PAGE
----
Nihil: a new vision at sacred art
Interview by Sara Visconti
Where is the boundary between photography and digital art after the advent of post-production as we know it today? Trying to answer this question, we found Nihil, an artist who often looks to ancient history and past art to create his pantheon of modern saints.
French-born and now in Norway, he creates a kind of new religious art in which aspects that are very common among the sacred artworks we all know (e.g. the suffering of the body, martyrdom and the freedom of the soul achieved through suffering, etc.) are enhanced through the use of digital technology.
Thanks to the mastery with which Nihil transforms his subjects, looking at his works one cannot help but ask philosophical questions of various kinds: who are the new martyrs? What does it mean to reach a transcendental dimension? Is the body just an obstacle that does not allow us to reach it or is there something else?
If you are interested in knowing his answers to these questions, I leave you with the interview below and invite you to have a look at his Instagram profile and his website.
Hi Nihil, thanks for giving us this interview. I would like to start by asking you something about your background and how you came to approach photography.
Hey! I started with the visual arts about ten years ago. At the time I was writing a lot, and working on a novel. But I went through a difficult phase with writing. My expectations started running faster than my skills, it became almost impossible to write anything I liked. I thought I could take a break instead of struggling in front of a blank page all day long. So I bought a second-hand camera and started representing the characters from the book. Discovering a new way to express myself was helpful, I really enjoyed it and never looked back.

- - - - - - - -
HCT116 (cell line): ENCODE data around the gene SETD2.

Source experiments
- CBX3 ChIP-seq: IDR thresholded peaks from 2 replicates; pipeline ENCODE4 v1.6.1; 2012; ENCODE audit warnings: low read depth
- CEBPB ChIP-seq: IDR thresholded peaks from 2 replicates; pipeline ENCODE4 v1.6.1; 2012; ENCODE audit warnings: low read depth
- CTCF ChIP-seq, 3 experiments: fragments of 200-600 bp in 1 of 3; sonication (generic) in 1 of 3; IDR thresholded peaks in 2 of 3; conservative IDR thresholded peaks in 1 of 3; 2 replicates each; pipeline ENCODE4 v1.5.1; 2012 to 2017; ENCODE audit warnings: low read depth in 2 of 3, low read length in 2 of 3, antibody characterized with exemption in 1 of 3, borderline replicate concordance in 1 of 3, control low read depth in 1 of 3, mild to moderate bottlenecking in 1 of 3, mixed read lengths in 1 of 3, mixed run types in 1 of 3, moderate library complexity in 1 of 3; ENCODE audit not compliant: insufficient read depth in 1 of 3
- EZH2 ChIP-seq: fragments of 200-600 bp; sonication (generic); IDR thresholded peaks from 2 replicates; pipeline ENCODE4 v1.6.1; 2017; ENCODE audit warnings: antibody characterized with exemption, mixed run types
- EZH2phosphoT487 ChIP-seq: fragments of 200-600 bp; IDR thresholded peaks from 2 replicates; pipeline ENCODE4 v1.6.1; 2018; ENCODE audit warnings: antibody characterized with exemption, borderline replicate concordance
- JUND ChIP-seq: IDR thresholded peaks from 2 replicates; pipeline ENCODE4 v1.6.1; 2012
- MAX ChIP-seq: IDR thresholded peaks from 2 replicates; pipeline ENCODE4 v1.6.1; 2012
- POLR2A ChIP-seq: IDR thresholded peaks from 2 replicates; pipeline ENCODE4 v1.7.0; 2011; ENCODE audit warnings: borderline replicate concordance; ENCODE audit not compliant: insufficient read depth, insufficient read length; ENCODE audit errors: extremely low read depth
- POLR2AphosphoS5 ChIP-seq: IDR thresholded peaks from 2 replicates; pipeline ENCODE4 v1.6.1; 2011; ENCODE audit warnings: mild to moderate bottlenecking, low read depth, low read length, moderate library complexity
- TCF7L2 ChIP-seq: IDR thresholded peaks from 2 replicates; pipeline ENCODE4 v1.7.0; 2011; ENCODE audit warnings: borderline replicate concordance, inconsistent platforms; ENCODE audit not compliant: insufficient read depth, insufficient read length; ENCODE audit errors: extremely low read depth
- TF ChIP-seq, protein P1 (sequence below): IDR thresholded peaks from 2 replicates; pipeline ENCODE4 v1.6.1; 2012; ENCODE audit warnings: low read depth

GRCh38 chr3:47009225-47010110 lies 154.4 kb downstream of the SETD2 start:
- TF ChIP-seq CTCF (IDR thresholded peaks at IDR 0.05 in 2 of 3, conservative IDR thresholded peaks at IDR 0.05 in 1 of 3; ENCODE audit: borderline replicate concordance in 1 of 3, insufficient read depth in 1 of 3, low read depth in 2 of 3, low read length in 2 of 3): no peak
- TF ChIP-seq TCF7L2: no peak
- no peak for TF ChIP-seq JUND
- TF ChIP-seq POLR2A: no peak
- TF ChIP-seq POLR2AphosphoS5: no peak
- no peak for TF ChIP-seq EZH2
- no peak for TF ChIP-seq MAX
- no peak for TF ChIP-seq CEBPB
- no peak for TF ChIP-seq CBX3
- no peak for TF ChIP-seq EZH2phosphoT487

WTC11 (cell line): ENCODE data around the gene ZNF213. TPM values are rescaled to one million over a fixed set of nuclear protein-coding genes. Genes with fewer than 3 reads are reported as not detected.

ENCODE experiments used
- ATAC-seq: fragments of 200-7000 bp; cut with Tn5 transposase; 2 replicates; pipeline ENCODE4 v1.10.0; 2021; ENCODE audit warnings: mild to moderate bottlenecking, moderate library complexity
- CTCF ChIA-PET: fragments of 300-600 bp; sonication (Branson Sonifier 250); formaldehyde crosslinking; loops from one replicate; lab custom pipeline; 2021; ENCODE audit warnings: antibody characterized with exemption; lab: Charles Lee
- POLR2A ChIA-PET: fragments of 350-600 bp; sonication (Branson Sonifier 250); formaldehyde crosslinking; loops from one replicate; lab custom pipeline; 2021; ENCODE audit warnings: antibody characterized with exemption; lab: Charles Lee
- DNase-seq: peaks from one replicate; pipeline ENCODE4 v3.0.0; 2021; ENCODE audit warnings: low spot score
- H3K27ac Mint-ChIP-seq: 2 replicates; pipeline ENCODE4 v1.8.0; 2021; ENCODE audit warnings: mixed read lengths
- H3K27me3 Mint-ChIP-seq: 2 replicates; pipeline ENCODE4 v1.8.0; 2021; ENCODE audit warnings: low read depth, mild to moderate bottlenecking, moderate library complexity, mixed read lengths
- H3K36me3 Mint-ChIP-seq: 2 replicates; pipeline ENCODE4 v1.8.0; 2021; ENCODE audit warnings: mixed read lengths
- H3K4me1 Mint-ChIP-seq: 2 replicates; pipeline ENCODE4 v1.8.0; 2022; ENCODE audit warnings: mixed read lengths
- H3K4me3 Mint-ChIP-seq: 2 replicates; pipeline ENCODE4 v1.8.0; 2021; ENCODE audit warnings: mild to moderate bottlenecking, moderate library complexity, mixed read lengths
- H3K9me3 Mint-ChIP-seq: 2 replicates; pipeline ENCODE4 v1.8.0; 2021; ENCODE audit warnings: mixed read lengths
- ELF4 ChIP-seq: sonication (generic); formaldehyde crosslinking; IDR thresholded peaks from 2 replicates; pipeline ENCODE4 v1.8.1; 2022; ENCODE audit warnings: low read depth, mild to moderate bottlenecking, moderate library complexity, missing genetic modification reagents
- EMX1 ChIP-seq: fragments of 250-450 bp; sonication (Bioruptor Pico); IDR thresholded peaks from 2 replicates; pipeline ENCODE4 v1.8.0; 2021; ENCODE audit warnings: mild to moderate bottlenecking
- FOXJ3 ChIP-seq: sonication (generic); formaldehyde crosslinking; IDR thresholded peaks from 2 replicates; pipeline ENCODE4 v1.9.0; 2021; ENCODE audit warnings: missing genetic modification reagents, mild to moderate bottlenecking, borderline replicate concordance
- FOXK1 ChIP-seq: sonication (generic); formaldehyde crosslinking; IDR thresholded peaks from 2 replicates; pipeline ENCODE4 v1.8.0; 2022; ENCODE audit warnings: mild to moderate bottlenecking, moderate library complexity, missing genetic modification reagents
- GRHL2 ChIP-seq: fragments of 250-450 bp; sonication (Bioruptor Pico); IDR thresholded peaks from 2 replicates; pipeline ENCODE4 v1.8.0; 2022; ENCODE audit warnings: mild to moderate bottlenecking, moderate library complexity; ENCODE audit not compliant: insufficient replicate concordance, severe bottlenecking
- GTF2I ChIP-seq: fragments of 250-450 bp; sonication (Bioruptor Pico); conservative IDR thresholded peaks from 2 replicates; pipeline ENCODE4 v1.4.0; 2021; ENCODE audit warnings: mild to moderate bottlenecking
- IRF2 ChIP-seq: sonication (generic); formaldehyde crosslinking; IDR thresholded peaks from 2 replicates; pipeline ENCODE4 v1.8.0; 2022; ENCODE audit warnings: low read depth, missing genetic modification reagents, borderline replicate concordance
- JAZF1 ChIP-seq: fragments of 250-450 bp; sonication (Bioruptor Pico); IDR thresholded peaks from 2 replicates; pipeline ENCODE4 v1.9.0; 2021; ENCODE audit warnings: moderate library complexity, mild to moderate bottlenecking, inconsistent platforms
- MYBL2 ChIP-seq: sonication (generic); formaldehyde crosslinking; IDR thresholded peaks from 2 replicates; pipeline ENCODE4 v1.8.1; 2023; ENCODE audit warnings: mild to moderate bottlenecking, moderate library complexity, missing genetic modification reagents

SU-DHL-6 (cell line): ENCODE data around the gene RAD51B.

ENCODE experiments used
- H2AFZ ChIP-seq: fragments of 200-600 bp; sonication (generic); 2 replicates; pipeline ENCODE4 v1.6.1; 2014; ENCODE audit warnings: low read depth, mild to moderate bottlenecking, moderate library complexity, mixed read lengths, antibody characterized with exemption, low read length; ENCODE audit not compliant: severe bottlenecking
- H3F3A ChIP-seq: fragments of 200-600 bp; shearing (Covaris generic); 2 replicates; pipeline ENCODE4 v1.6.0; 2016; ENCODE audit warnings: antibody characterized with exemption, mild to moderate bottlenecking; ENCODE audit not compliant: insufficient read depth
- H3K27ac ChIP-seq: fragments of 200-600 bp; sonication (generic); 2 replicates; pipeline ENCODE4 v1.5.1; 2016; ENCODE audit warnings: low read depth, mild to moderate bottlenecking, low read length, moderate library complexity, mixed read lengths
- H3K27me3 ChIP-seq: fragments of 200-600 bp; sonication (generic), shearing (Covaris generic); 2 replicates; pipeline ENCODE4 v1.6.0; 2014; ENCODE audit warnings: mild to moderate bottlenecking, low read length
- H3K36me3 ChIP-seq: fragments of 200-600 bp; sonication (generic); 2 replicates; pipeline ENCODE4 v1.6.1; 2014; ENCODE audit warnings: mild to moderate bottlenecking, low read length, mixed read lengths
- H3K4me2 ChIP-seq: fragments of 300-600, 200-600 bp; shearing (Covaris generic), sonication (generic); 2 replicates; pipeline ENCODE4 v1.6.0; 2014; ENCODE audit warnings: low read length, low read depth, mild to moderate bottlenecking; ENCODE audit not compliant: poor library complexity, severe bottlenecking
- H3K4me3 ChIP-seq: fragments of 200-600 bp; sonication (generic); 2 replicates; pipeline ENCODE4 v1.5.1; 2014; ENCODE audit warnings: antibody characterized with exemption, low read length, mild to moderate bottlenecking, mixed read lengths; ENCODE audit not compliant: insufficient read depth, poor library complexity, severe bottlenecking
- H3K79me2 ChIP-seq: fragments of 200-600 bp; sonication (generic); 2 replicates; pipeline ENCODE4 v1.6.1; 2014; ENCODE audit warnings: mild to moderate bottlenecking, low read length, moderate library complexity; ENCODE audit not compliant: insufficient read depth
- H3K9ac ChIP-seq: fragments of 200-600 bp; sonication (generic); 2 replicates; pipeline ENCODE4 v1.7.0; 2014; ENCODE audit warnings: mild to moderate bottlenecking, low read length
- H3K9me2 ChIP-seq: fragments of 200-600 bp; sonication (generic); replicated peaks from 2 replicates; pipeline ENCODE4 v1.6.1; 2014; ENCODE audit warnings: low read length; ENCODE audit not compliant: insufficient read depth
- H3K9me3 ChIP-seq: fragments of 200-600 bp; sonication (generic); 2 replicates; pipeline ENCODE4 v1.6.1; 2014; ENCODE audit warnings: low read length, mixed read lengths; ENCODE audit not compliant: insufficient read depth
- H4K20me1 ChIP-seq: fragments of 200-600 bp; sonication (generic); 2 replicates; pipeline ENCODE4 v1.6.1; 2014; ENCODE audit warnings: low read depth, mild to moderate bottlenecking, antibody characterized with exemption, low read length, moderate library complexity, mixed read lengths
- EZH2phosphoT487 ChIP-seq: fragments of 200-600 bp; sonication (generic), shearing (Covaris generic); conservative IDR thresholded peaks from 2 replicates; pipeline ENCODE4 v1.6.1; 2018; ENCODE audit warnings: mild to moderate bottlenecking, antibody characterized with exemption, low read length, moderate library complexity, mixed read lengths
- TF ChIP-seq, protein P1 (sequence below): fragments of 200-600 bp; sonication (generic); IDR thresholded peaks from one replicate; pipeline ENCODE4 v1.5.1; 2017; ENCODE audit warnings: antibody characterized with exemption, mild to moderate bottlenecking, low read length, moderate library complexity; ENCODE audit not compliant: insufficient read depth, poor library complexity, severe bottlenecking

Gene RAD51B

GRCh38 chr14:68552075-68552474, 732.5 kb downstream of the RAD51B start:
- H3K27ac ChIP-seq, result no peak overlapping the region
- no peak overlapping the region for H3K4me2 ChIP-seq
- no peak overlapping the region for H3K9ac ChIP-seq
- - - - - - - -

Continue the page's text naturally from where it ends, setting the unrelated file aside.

As you specify on your website, your works are strongly inspired by sacred texts, various religions and the iconography that belongs to them. It is clear that you have taken up certain elements typical of religious painting, but at the same time, the darker dimension of some of your works is striking and has an impact, perhaps leading people to associate your photos more with Goya’s “dark paintings” than with sacred art in the strict sense. On your Instagram profile, you also said that the inspiration for your work “Bind”, for example, was a work by the Belgian sculptor Berlinde De Bruyckere, so there are also references to contemporary art. In this regard, I would like to ask you which artists, of any kind, contemporary or not, most influence your work?
I’m not usually inspired by individual artists (even though it can happen, like in the case you mentioned) but I try to set myself in the lineage of some artistic movements: first and foremost religious art indeed, but also esoteric imagery, expressionism, visionary art, pop culture… I don’t mind using classic codes and subverting them if needed, or mixing several different visual styles. Anyway, religious art is not all about serenity. At the end of the Middle Age, Grünewald was painting the decomposing, almost green, body of Jesus Christ on the cross and a long tradition of religious art is morbid and grotesque. It highlights a strong contrast with the serenity of divinity. So, dark or not, I do religious art, mostly.